Student voice and leadership

How do we make sure we hear our students and how do we develop their leadership skills?

If we want schools to function well, we need to be aware of many factors, one of which is student voice. Students need to be heard if we want harmony and creativity in our classrooms.

Here is a rather simple definition of student voice (www.education.vic.gov.au):

Student voice acknowledges that students have unique perspectives on learning, teaching, and schooling, and should have the opportunity to actively shape their own education.

Student voice involves students actively participating in their schools, communities and the education system, contributing to decision making processes and collectively influencing outcomes by putting forward their views, concerns and ideas.

In my opinion, student voice and leadership are closely linked or rather interconnected. If we listen to our students, if we hear them, we will also boost their self-confidence and they will therefore be more likely to take on leadership roles within our communities.

A continuum exists and to summarise, it could be organised in the following way:

  1. Expression (expressing one’s opinions and developing a learner profile)
  2. Consultation (surveys, input and feedback)
  3. Participation (decision making process)
  4. Partnership (collaborating with teachers/learners + contributing to the design of lessons, units, projects and assessments)
  5. Activism (identifying problems and generating solutions + advocating for change in and outside of lessons)
  6. Leadership (guiding groups as leader of change + co-planning and making decisions + accepting responsibility for outcomes).

A few years ago, while taking part in the IB Global Conference 2017 in The Hague, I met John Bayramian, the Founding Principal of a school called Future Leaders International Private Schools (UAE). The central concept of this new school was to develop leadership in every single student. I thought the concept was interesting since all subject teachers and/or Heads of Department were therefore supposed to redevelop their curriculum with this single quality (leadership) in mind. Even if I don’t believe that education as a whole should solely gravitate around the notion of leadership, it is still an important attribute in this day and age (the coronavirus crisis having recently highlighted how good or bad leadership could trigger dramatic events) and we need to develop ideas as to how we can move from student voice to student leadership. Let go back to our continuum to get a few ideas…

Now, moving from student voice to student leadership is easier said than done. Where do we start and how do we build bridges between the various elements of this continuum? Below are a few examples…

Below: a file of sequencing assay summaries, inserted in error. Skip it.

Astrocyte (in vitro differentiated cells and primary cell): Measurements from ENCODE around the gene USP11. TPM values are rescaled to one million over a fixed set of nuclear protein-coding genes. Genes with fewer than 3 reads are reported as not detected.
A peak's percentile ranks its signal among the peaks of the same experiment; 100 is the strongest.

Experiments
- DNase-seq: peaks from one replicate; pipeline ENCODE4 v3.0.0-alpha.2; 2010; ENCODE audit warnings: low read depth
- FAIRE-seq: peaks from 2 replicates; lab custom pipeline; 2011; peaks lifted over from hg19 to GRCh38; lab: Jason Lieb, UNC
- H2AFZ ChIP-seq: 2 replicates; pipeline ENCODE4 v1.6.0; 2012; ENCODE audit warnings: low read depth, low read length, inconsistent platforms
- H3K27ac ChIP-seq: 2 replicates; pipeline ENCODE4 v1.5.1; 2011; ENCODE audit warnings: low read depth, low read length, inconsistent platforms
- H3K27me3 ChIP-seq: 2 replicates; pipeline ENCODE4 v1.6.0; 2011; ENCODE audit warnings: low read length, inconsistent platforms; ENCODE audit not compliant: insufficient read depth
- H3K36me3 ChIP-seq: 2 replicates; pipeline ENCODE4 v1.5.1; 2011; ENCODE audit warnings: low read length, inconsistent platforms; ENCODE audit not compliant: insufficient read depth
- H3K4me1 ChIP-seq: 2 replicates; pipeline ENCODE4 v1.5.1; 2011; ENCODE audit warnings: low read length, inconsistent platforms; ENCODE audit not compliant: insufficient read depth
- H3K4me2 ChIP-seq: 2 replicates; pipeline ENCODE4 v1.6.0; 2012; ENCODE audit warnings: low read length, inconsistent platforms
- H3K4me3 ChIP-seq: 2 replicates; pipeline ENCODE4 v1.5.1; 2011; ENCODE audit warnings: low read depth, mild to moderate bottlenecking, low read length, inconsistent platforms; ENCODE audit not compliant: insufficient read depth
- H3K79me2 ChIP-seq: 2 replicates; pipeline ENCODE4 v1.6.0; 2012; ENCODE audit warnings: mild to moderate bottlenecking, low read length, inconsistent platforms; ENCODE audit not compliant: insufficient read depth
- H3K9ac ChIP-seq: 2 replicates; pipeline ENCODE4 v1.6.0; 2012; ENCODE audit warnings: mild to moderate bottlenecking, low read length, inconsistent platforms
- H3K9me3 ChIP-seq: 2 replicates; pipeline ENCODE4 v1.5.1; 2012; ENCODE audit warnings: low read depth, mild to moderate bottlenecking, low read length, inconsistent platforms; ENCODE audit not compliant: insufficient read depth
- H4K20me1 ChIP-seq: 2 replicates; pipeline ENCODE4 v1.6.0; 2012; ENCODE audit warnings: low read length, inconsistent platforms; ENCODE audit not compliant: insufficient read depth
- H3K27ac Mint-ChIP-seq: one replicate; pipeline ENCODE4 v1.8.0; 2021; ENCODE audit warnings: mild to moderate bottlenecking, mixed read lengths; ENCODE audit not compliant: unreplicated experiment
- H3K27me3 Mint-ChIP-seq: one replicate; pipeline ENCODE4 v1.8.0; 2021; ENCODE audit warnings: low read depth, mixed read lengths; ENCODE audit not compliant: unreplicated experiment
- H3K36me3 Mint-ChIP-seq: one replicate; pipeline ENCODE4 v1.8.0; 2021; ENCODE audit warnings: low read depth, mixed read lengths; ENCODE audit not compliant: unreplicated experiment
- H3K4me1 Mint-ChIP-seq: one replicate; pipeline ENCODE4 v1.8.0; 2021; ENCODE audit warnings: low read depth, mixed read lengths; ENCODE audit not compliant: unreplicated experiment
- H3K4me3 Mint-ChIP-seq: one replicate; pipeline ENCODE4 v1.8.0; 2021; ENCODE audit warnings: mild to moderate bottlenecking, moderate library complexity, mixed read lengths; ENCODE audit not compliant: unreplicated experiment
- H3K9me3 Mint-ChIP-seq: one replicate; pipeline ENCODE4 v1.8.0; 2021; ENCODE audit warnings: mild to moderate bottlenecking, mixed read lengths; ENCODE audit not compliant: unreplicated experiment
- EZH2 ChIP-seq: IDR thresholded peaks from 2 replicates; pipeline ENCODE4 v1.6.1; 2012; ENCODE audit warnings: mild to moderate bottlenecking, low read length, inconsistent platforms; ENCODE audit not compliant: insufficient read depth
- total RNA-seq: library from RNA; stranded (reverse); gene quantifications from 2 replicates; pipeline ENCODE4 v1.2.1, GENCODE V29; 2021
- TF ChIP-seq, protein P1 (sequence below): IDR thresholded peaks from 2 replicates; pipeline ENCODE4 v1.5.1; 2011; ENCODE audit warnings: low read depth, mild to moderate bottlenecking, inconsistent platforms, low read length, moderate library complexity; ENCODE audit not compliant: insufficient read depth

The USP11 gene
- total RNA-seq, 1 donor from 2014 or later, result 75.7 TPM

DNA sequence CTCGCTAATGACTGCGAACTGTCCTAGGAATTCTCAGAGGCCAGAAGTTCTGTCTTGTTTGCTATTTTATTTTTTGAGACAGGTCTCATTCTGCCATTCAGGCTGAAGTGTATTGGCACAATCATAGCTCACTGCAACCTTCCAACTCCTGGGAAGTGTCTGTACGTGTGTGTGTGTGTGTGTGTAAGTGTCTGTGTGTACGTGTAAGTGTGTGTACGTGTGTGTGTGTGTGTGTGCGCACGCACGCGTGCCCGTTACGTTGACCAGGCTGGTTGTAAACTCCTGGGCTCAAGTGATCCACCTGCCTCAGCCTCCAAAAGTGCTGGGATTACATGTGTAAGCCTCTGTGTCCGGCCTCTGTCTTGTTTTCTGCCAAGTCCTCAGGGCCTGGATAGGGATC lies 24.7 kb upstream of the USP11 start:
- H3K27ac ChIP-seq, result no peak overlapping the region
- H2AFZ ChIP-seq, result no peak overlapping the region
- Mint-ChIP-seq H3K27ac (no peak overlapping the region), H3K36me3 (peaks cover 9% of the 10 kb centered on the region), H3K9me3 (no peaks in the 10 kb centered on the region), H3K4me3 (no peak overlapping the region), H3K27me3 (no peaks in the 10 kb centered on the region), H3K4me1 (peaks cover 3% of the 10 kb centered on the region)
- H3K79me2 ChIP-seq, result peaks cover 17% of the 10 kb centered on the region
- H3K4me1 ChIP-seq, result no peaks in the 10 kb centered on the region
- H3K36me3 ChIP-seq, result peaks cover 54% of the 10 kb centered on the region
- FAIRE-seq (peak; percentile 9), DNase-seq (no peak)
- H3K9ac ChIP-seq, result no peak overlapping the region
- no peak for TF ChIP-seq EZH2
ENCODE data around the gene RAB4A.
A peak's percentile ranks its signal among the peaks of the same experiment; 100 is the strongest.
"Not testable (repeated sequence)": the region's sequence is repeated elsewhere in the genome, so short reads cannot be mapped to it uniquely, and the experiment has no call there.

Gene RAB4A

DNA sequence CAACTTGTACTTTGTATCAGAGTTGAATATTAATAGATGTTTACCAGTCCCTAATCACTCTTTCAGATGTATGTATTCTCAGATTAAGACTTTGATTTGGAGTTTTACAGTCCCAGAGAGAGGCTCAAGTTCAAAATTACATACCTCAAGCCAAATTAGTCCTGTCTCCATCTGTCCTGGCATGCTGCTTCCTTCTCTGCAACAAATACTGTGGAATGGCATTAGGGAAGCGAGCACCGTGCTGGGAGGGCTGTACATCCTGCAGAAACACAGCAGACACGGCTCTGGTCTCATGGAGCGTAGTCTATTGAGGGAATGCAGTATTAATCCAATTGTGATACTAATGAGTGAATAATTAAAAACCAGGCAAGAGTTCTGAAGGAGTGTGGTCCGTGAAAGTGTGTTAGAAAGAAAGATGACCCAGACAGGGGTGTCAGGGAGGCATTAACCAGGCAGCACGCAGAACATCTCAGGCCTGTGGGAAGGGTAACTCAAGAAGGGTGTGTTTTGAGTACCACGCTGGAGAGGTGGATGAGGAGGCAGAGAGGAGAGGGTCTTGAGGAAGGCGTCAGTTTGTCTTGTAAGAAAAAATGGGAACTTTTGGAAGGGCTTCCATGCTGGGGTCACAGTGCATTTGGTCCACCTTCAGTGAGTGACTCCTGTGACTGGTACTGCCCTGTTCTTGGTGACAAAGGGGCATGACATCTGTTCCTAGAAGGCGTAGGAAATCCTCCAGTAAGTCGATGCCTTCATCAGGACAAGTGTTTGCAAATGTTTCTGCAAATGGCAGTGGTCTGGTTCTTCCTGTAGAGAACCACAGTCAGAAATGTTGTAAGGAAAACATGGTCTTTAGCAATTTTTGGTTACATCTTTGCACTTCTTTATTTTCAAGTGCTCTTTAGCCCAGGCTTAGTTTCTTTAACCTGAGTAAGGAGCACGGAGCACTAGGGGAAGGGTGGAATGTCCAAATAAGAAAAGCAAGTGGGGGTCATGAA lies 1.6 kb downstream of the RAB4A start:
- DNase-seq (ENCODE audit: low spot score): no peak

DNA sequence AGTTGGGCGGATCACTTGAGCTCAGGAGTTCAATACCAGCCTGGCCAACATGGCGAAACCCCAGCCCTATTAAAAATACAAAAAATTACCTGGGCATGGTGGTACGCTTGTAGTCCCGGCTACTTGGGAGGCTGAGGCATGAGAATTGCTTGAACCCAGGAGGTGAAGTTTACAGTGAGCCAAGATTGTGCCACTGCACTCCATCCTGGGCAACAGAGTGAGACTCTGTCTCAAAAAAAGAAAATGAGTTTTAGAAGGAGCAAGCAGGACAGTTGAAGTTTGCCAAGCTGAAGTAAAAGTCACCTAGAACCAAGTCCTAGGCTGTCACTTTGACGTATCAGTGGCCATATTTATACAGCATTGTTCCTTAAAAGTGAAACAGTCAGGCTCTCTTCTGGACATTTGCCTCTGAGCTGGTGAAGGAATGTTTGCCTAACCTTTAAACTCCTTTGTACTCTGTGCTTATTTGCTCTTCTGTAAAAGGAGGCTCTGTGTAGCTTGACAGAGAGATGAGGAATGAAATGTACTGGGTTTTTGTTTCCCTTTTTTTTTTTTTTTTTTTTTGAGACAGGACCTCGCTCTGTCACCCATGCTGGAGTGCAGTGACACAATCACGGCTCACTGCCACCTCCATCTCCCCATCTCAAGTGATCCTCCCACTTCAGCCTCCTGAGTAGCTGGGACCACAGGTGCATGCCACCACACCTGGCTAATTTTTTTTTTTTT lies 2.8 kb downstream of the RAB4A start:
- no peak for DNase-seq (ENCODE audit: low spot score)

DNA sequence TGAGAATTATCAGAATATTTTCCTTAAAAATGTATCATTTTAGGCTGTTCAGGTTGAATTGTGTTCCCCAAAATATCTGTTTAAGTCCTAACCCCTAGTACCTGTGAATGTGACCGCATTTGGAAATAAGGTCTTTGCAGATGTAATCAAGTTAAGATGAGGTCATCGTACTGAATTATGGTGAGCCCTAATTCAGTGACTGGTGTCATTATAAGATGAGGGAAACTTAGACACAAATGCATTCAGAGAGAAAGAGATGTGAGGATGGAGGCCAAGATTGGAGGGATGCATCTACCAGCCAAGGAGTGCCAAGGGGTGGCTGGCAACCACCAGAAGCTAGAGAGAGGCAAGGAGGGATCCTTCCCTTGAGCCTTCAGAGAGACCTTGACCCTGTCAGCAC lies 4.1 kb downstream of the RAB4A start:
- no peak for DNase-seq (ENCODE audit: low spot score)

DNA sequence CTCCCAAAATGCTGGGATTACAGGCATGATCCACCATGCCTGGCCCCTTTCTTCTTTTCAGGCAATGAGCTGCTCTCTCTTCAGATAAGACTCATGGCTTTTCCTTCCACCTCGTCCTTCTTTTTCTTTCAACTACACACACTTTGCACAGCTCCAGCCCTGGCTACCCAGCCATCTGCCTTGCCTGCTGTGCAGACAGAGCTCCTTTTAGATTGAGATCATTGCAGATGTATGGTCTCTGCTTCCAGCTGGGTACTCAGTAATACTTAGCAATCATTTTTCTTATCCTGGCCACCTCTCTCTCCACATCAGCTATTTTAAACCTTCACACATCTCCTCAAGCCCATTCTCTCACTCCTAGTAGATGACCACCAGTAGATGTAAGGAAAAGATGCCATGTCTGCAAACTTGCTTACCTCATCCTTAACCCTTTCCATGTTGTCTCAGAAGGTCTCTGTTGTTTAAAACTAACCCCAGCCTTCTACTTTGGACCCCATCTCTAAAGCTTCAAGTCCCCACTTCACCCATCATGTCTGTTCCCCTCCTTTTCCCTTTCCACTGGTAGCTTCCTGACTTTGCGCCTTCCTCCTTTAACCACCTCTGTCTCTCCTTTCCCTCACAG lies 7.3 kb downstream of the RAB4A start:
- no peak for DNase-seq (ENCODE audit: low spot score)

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Expression (expressing one’s opinions and developing a learner profile)“Share something you’re passionate about” day. In small group, give feedback on teacher’s presentation. Using Google Forms, give constructive feedback based on multiple intelligences. Develop your own learner profile (with strengths and weaknesses).  
Consultation (surveys, input and feedback)  End of class survey on learning and teaching. End of trimester feedback on units, projects and activities. Sharing ideas (in class) about student voice and mindfulness. Choosing ways to feedback according to individual learner profile.  
Participation (decision making process)Student voice in the classroom. Think Tank for remodelling curriculum. Transfer of ownership via student councils (cf. George Couros ideas). Students involved in the choice of books read in class and at home.  
Partnership (collaborating with teachers/learners + contributing to the design of lessons, units, projects and assessments)  Students as co-creators of material, projects, units and assessments. Become your own teacher for a day (G6 to G12). Mentoring and buddy programmes (with the Lower School or equivalent). Exchange ideas with a partner on how to solve a specific problem.  
Activism (identifying problems and generating solutions + advocating for change in and outside of lessons)  CAS programme or equivalent. Charity events. Whole school assemblies (student-led assembly programme). Talent Show organised by students.Student council as autonomous body with budget allocation (via charity events). Elections and information by the students and for the students. Public bulletin or newsletter and announcement on PA system.  
Leadership (guiding groups as leader of change + co-planning and making decisions + accepting responsibility for outcomes)  Leadership seminar for and by the students (“What makes a good leader?”). Workshop on leadership styles. Think Tanks created by students to look at problems and trying to solve them via creative thinking. Student-led assemblies. Student-led lunch time activities.    

If as a student, parent, teacher, member of staff or member of leadership group you went through this continuum or would like to share ideas or activities that could work well to move from one level to the next, feel free to comment and share your ideas…

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